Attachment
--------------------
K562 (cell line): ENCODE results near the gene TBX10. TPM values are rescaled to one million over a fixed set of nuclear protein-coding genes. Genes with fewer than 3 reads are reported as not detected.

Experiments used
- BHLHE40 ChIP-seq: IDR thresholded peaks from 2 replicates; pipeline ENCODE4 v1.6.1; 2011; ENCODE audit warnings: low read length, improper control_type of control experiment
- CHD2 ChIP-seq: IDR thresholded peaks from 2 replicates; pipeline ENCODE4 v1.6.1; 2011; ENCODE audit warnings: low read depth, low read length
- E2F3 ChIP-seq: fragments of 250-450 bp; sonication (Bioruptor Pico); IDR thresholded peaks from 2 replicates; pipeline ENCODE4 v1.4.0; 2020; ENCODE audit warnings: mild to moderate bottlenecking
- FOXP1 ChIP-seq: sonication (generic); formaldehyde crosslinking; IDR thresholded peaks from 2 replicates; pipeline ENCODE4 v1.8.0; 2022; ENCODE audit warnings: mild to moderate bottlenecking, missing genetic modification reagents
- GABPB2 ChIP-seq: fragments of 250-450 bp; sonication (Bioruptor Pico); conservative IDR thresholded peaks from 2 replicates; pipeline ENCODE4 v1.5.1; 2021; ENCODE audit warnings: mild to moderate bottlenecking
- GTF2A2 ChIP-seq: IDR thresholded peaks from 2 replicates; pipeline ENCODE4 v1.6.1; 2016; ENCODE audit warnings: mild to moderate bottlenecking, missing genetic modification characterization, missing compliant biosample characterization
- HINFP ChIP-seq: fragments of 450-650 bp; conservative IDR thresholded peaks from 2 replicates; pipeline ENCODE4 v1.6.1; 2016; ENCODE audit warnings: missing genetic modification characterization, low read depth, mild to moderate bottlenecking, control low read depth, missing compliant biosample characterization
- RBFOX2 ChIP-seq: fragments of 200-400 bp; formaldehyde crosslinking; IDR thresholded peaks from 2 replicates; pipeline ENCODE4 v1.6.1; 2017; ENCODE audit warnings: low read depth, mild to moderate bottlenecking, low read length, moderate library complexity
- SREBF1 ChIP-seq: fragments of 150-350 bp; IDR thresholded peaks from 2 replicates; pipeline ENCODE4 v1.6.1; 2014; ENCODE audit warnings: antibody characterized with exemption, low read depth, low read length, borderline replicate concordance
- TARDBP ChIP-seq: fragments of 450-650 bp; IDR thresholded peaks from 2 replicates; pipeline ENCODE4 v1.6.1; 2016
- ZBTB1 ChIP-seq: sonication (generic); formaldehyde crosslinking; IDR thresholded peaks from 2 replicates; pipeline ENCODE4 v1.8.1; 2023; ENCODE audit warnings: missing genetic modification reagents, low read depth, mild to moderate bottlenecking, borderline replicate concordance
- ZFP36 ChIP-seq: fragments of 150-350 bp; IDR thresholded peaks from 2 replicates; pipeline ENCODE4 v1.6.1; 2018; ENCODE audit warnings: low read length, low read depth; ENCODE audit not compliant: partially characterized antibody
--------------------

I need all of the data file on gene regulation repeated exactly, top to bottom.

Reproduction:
K562 (cell line): ENCODE results near the gene TBX10. TPM values are rescaled to one million over a fixed set of nuclear protein-coding genes. Genes with fewer than 3 reads are reported as not detected.

Experiments used
- BHLHE40 ChIP-seq: IDR thresholded peaks from 2 replicates; pipeline ENCODE4 v1.6.1; 2011; ENCODE audit warnings: low read length, improper control_type of control experiment
- CHD2 ChIP-seq: IDR thresholded peaks from 2 replicates; pipeline ENCODE4 v1.6.1; 2011; ENCODE audit warnings: low read depth, low read length
- E2F3 ChIP-seq: fragments of 250-450 bp; sonication (Bioruptor Pico); IDR thresholded peaks from 2 replicates; pipeline ENCODE4 v1.4.0; 2020; ENCODE audit warnings: mild to moderate bottlenecking
- FOXP1 ChIP-seq: sonication (generic); formaldehyde crosslinking; IDR thresholded peaks from 2 replicates; pipeline ENCODE4 v1.8.0; 2022; ENCODE audit warnings: mild to moderate bottlenecking, missing genetic modification reagents
- GABPB2 ChIP-seq: fragments of 250-450 bp; sonication (Bioruptor Pico); conservative IDR thresholded peaks from 2 replicates; pipeline ENCODE4 v1.5.1; 2021; ENCODE audit warnings: mild to moderate bottlenecking
- GTF2A2 ChIP-seq: IDR thresholded peaks from 2 replicates; pipeline ENCODE4 v1.6.1; 2016; ENCODE audit warnings: mild to moderate bottlenecking, missing genetic modification characterization, missing compliant biosample characterization
- HINFP ChIP-seq: fragments of 450-650 bp; conservative IDR thresholded peaks from 2 replicates; pipeline ENCODE4 v1.6.1; 2016; ENCODE audit warnings: missing genetic modification characterization, low read depth, mild to moderate bottlenecking, control low read depth, missing compliant biosample characterization
- RBFOX2 ChIP-seq: fragments of 200-400 bp; formaldehyde crosslinking; IDR thresholded peaks from 2 replicates; pipeline ENCODE4 v1.6.1; 2017; ENCODE audit warnings: low read depth, mild to moderate bottlenecking, low read length, moderate library complexity
- SREBF1 ChIP-seq: fragments of 150-350 bp; IDR thresholded peaks from 2 replicates; pipeline ENCODE4 v1.6.1; 2014; ENCODE audit warnings: antibody characterized with exemption, low read depth, low read length, borderline replicate concordance
- TARDBP ChIP-seq: fragments of 450-650 bp; IDR thresholded peaks from 2 replicates; pipeline ENCODE4 v1.6.1; 2016
- ZBTB1 ChIP-seq: sonication (generic); formaldehyde crosslinking; IDR thresholded peaks from 2 replicates; pipeline ENCODE4 v1.8.1; 2023; ENCODE audit warnings: missing genetic modification reagents, low read depth, mild to moderate bottlenecking, borderline replicate concordance
- ZFP36 ChIP-seq: fragments of 150-350 bp; IDR thresholded peaks from 2 replicates; pipeline ENCODE4 v1.6.1; 2018; ENCODE audit warnings: low read length, low read depth; ENCODE audit not compliant: partially characterized antibody